I’d say having a moral compass would keep anyone more in line, in a universal sense, although I guess that can be relative as well. And whether that is innate or learned–or some combo of both–is something on which I’m not totally clear.

        In general, though, any sense of this seems to be missing in action among our leaders, and I could not locate it anywhere within the mh industry for years and years.

        Unfortunately, this has been the example as of late, to demean those who are different, rather than to value uniqueness. I think this is where the mh industry falls way, way short, to say the least, making it a strong arm of oppression and discrimination, if not the epitome of it.

        Apparently, this field and its many affiliations have no plans to stop hurting people, despite the overwhelming evidence that this is exactly what is happening, and has been for a long time. To me, that is a flagrant lack of human values.

        • Don’t be afraid to be yourself. “You are special” everybody tells kids.

          As long as you’re special exactly like everyone else. Be special like Miley Cyrus or Kim Kardashian. Not like “Crazy” Betty who lives with 3 cats, collects salt shakers, reads Hispanic surrealists, doesn’t own a TV, and plays the mandolin for a living. That’s “severe mental illnesses” because she’s not glamorous or rich. Bad weird. Not good special.

          • And yet trying to be who you are not inclined to be eventually causes pain, suffering, chaos and confusion. There is no box. That’s the illusion.

          • I’m amused by your reference to crazy Betty and her cats cats. I’ve discovered the trick to blending in when it comes to cats. The trick is: you can’t only own cats. You must own a dog as well. As long as you have at least one dog, you can own up to four cats as well without being a crazy cat lady. If you want to have more cats, you will need additional dogs to prove your normalcy. And under no circumstances should you ever reveal the true pecking order of the household, which anyone owned by cats knows is Cats -> Humans -> Dogs.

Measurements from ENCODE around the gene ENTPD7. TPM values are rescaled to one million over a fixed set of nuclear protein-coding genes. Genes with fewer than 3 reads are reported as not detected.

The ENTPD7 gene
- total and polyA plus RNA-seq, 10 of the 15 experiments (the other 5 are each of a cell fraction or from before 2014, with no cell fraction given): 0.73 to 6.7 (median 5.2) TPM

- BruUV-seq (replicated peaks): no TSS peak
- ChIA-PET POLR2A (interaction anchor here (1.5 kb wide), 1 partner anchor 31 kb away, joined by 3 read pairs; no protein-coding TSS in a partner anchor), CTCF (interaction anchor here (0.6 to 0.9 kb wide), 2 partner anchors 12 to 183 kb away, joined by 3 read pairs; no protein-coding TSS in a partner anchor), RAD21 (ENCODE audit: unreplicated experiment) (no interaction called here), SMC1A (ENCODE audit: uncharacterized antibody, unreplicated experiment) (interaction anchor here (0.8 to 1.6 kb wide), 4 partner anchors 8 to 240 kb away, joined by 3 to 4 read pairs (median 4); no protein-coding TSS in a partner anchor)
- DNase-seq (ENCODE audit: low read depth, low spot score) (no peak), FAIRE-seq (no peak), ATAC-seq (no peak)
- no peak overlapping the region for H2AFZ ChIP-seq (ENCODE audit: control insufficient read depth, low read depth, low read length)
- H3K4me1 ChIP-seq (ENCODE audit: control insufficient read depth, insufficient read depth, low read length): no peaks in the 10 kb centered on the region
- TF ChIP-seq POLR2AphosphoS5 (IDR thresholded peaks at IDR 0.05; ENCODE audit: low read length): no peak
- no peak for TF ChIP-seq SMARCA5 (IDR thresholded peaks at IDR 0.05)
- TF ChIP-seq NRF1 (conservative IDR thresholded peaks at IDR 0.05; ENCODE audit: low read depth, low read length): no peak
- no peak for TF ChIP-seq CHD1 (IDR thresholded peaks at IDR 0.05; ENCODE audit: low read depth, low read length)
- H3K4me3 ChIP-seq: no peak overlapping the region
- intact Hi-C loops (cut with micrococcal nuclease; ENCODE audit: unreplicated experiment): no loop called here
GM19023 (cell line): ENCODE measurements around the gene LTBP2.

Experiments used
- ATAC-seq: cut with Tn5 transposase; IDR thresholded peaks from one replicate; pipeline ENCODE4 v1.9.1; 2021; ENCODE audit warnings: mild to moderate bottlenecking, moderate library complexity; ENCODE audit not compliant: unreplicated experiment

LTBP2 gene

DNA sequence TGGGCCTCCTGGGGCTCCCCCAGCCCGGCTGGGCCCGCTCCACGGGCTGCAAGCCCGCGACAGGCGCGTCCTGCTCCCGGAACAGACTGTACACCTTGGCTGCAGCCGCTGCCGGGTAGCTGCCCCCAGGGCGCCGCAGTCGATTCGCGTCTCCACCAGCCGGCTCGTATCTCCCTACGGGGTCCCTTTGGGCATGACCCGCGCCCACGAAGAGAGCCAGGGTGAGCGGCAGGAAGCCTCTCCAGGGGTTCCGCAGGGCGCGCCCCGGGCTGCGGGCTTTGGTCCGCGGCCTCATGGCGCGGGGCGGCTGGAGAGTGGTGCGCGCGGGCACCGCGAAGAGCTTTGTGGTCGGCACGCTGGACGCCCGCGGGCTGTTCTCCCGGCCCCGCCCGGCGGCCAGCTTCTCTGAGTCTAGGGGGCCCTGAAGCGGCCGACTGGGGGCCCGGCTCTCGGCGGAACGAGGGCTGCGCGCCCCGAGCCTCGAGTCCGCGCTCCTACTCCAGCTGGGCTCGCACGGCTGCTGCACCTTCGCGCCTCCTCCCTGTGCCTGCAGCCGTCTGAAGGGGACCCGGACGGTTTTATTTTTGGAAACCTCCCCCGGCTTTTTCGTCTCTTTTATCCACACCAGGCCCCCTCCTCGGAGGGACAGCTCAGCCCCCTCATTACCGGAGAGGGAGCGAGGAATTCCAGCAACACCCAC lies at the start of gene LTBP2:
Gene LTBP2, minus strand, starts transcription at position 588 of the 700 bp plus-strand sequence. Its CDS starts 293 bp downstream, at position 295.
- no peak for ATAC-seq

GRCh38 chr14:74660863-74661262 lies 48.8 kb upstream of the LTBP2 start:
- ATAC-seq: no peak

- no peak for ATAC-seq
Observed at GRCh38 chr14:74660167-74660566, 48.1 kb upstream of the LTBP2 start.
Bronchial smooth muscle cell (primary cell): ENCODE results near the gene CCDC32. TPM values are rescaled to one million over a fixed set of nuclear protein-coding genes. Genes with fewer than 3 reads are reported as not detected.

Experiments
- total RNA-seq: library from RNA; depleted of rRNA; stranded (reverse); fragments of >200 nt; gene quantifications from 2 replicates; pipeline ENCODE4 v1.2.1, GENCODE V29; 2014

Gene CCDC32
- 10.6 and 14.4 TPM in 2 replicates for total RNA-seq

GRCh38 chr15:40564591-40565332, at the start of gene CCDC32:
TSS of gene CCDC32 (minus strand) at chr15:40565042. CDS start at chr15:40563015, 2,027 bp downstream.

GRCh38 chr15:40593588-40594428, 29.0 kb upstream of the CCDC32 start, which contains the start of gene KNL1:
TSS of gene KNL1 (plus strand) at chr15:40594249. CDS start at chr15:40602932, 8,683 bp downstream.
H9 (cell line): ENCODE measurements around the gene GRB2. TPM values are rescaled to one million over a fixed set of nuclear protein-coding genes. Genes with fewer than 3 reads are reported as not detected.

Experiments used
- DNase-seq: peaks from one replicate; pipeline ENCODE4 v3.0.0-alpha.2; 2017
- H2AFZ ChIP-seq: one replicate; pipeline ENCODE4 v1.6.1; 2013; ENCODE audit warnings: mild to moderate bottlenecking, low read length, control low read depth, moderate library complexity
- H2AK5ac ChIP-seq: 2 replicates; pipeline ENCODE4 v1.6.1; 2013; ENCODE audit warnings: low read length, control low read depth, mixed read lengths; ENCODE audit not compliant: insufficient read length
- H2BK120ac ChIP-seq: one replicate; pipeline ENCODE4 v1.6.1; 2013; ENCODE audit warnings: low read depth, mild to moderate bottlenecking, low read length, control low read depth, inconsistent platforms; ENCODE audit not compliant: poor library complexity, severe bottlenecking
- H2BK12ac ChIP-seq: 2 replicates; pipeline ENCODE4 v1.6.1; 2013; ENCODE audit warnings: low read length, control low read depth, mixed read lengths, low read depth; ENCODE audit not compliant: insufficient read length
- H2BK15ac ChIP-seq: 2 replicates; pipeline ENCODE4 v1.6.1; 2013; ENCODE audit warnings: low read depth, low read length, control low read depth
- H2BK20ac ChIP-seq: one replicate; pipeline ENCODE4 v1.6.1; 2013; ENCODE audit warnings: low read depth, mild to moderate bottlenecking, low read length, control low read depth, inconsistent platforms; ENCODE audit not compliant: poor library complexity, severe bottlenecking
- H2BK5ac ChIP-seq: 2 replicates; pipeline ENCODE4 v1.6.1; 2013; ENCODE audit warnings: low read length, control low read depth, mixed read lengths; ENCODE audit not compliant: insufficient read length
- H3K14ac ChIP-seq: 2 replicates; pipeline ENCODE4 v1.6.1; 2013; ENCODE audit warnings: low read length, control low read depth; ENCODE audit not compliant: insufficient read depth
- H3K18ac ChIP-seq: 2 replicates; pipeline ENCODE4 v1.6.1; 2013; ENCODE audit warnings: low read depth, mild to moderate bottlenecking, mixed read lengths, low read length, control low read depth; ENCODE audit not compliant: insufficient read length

• Counter stigma, and stigma by extension, IS a great marketing tool. Should one suggest, like a good antipsychiatry movement activist, that you don’t really need treatment, they would be, according to the prevailing theory, stigmatizing people who believe in the great God “mental illness”, and in their own innate incapacity. No need to get out of the treatment racket, no, you can’t do that, and people who don’t accept your sense of entitlement are stigmatizers. Also, then you might have to earn your own pay check. As is, who cares, so long as your service providers get paid?

  4. According to studies that have been done on stigma and the various groups that practice it against the so-called “mentally ill” guess what groups is right at the top of the list for the biggest offenders? DOCTORS!!! I listened to Grand Rounds at the University Medical Center where I live and the big expert on stigma and the “mentally ill” was talking and he wasn’t very popular all of a sudden with most of the doctors in the audience, especially the psychiatrists. I could barely keep from laughing out loud. They all puffed up like a bunch of angry toads!